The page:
Date: 25-03-2020

BLOG: EDUCAS Case Study from Belgium

EDUCAS aims to create ECEC environments that support children’s development in a holistic way, taking into account the diverse needs of children and families, with special attention to the ones at risk of social exclusion. The consortium is experimenting visions and methods related to organizing ECEC environments and materials within an educare approach.

The Case Study in Belgium

The Belgian (FL) Case Study began by conducting focus groups with families and staff in the two ECEC centers involved in the project: Hippo’s Hof and de Tandem. Inspired by the first Transnational Learning Activity in Italy, the analysis of the focus groups started a CPD (continuous professional development) path with the ECEC staff involved, supported by VBJK. The CPD path has been co-constructed in a bottom-up way with the ECEC centers, listening to their needs.

Main areas of work identified

  • Family participation: how to give a ‘place’ to families, both on a physical and mental/emotional level. How to inform families? How to share with them? How to take their points of views into account? How to foresee a ‘space’ in which they can feel welcome?
  • Educare in mixed age groups: both ECEC centers involved in the project work with mixed age groups. This can sometimes be a challenge, especially when very young children are involved. With EDUCAS we want to explore how to invest in an educare approach that meets all ages.
  • How to consciously connect the educare/spaces approach to the vision of the ECEC center: professionals are reflecting on how the vision from their ECEC center is coherently connected with the educare approach, how to make it visible, how to become aware and how to value it.
  • Focus on integrated working concerning educare: we are experiencing all this through CPD paths that involve the whole staff. Teachers and assistants take part on the thinking process, which is something unusual in Belgium (and in many other EU countries).


  • Planned reflection moments with the two teams (separately and together) occurring every six weeks approximately. During these sessions, staff reflects on its vision and the connection with educare and spaces, through pictures and videos.
  • Exchange of observations and reflection between the two ECEC centers: the centers exchange observations between each other, give feedback and reflect together about how to change/improve the spaces in connection with educare.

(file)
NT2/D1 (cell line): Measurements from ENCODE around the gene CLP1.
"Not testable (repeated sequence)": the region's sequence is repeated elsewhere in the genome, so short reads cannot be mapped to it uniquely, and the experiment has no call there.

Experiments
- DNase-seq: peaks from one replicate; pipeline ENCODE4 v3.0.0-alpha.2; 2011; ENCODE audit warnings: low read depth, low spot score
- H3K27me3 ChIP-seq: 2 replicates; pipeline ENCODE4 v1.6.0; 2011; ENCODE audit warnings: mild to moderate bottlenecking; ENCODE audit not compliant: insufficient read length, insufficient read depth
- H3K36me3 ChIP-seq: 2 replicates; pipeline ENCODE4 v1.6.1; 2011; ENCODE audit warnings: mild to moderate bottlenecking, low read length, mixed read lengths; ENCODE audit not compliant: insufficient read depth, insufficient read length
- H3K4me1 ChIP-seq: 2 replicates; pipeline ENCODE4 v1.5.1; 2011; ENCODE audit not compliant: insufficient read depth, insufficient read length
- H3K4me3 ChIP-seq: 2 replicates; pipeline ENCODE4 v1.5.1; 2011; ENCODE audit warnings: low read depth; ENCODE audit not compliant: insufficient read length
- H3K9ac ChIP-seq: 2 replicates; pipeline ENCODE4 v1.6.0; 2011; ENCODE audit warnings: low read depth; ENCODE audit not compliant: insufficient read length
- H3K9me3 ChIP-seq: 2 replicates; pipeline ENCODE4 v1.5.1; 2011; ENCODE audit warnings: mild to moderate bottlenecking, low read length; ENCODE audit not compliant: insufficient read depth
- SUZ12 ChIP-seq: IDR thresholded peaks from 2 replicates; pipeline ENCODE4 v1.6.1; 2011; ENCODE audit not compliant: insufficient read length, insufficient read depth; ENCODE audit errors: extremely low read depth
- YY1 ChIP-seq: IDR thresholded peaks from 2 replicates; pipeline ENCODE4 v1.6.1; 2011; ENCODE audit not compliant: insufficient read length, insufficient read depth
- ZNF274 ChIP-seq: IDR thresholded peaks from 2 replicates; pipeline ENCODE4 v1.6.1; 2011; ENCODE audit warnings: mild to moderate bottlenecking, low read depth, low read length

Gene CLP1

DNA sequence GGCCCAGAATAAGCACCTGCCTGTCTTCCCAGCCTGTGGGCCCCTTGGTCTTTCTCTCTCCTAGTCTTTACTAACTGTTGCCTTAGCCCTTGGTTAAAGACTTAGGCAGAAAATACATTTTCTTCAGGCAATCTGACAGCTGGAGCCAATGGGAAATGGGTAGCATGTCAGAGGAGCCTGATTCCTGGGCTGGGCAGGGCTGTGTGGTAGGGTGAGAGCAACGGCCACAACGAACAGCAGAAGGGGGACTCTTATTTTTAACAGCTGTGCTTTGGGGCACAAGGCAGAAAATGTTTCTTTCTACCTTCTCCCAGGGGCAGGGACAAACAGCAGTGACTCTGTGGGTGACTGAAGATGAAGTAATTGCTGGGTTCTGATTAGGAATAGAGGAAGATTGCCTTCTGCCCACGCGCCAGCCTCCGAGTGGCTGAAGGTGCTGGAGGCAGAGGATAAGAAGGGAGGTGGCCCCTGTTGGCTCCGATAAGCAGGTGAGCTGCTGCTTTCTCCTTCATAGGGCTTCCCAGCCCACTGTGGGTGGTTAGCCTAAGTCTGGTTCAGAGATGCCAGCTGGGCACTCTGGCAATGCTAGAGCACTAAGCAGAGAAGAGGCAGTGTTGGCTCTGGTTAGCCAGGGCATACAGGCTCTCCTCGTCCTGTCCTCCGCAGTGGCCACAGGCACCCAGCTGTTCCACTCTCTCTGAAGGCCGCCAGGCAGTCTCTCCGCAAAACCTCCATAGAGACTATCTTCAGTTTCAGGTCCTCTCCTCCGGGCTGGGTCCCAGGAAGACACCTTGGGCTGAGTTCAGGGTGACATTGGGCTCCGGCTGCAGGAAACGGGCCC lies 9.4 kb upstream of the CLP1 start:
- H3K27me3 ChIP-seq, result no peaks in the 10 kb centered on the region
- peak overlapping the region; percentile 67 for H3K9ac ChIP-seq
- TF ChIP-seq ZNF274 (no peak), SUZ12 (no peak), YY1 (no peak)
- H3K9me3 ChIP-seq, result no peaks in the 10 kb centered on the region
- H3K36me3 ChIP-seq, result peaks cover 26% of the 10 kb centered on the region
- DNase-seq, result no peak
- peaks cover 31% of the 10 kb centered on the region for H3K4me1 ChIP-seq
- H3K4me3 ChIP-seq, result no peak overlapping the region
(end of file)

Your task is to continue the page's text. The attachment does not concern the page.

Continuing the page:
• Both ECEC services use pedagogical documentation to further reflect on their practice within the educare approach.
  • After exploring the points of view of families and staff, those from the children are explored too. Through drawings and interviews, children express how they feel in the spaces of the school/service.

What ‘changes’ happened in practice: some examples

  • Following the ‘less is more’ approach encountered in Italy, the two ECEC centers are creating more ‘calm’ places in their centers, with less but well-thought materials that give space to children (of different ages) to ‘discover’ in their own ways. This need comes out also from the focus groups with parents and staff, and the interviews with children.
  • One of the ECEC centers crated ‘family books’ with the families, creating a connection between the center and home.
  • ECEC centers are reflecting on how to improve the ‘routines’ moments and their spaces (sleeping, eating, hygiene), how to make them more pleasant and how to value them.
  • One of the ECEC centers worked on the connection between pictures and the vision, creating panels to make it visible within the educare perspective.
  • ‘Now I know better what I am doing and why’, a professional says. This is actually the main ‘change’ we are looking for: becoming aware of what we are doing daily, why we are doing it, and how to value it and make it visible.

Next steps

A dissemination activity focused on spaces and educare will follow within the Kiddodag (yearly event for ECEC centers in Belgium), which will take place on 18 September 2020.


The support in the process from the Local Stakeholder Group has been an added value. The Group is composed of key representatives from the Department of Education, Department of Welfare, Child and Family, Infrastructure, University, policy makers from Ghent and Bruges, and training centers. The Stakeholder Group is acting as ‘critical friend’ and supports the development of the project, its influence on policy level, its sustainability and dissemination.


Photos courtesy of ©Caroline Boudry 
De Tandem, Belgium
Photos courtesy of ©Caroline Boudry 
De Tandem, Belgium

 Photos courtesy of ©Caroline Boudry 
De Tandem, Belgium

Photos courtesy of ©Caroline Boudry
Hippo's Hof, Belgium